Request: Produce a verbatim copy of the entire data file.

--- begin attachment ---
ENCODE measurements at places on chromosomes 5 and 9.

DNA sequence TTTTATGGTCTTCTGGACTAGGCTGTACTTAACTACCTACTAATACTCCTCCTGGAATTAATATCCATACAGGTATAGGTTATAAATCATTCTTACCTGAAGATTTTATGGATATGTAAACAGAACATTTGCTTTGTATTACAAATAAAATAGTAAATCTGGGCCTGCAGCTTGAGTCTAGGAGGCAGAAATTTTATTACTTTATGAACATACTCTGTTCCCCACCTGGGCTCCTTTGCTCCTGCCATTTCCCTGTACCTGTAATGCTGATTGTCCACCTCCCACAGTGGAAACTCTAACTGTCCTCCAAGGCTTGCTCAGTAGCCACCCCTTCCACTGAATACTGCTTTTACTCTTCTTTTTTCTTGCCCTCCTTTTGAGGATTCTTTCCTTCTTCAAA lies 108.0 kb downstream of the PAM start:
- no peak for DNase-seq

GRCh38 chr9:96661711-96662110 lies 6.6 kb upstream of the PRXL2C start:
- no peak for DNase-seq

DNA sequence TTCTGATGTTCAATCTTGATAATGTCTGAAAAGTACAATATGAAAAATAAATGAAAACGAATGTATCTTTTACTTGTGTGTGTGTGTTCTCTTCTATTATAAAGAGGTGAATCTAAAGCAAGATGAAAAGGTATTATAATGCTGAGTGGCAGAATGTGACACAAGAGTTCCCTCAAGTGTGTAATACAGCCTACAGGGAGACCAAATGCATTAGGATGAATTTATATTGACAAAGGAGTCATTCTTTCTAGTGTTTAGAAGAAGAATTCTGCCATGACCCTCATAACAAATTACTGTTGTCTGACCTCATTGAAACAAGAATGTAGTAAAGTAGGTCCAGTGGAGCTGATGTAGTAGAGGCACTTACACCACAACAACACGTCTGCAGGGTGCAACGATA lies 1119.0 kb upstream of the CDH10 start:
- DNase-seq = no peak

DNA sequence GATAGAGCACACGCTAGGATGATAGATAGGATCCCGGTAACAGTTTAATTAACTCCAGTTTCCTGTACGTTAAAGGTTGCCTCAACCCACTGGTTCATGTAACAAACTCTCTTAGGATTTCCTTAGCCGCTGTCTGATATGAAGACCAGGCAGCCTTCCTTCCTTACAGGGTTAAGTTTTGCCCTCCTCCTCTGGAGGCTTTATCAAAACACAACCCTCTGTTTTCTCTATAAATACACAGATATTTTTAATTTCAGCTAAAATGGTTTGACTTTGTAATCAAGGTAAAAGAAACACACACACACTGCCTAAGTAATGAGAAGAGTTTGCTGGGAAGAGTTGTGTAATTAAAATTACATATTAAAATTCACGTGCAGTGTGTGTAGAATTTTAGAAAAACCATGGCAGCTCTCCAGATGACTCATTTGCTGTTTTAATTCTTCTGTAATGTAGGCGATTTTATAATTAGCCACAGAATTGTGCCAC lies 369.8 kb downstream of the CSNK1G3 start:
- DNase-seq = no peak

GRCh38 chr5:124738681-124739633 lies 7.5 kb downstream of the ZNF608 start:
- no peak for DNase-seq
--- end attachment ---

ENCODE measurements at places on chromosomes 5 and 9.

DNA sequence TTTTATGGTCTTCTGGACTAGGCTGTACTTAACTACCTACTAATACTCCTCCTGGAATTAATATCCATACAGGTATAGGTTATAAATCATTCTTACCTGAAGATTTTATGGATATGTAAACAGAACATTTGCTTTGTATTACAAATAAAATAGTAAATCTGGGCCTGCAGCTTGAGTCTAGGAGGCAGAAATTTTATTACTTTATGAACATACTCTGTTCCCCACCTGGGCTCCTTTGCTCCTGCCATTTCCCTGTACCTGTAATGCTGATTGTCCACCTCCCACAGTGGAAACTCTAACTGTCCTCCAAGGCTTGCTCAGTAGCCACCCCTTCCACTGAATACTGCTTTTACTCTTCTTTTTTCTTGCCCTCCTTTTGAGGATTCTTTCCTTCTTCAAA lies 108.0 kb downstream of the PAM start:
- no peak for DNase-seq

GRCh38 chr9:96661711-96662110 lies 6.6 kb upstream of the PRXL2C start:
- no peak for DNase-seq

DNA sequence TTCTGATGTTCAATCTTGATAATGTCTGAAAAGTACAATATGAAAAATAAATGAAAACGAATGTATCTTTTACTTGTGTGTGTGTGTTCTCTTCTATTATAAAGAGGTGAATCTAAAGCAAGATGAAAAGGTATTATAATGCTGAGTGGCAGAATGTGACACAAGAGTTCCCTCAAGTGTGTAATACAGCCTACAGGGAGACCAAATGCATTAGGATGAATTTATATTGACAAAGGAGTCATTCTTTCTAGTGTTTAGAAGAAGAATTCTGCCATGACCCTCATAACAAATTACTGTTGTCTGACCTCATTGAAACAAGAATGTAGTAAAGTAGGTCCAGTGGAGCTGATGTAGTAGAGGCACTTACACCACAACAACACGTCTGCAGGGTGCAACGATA lies 1119.0 kb upstream of the CDH10 start:
- DNase-seq = no peak

DNA sequence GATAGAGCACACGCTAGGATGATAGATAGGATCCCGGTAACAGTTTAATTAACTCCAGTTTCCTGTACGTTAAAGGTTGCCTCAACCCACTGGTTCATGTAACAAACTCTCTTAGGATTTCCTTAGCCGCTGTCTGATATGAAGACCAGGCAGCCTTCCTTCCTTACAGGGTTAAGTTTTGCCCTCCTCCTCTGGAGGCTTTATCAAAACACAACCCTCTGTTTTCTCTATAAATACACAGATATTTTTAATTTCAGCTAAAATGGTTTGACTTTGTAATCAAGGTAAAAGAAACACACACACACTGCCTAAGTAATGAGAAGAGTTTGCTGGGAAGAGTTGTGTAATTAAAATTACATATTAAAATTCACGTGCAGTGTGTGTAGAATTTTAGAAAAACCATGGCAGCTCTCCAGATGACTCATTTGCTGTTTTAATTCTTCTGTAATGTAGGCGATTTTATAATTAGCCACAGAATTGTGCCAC lies 369.8 kb downstream of the CSNK1G3 start:
- DNase-seq = no peak

GRCh38 chr5:124738681-124739633 lies 7.5 kb downstream of the ZNF608 start:
- no peak for DNase-seq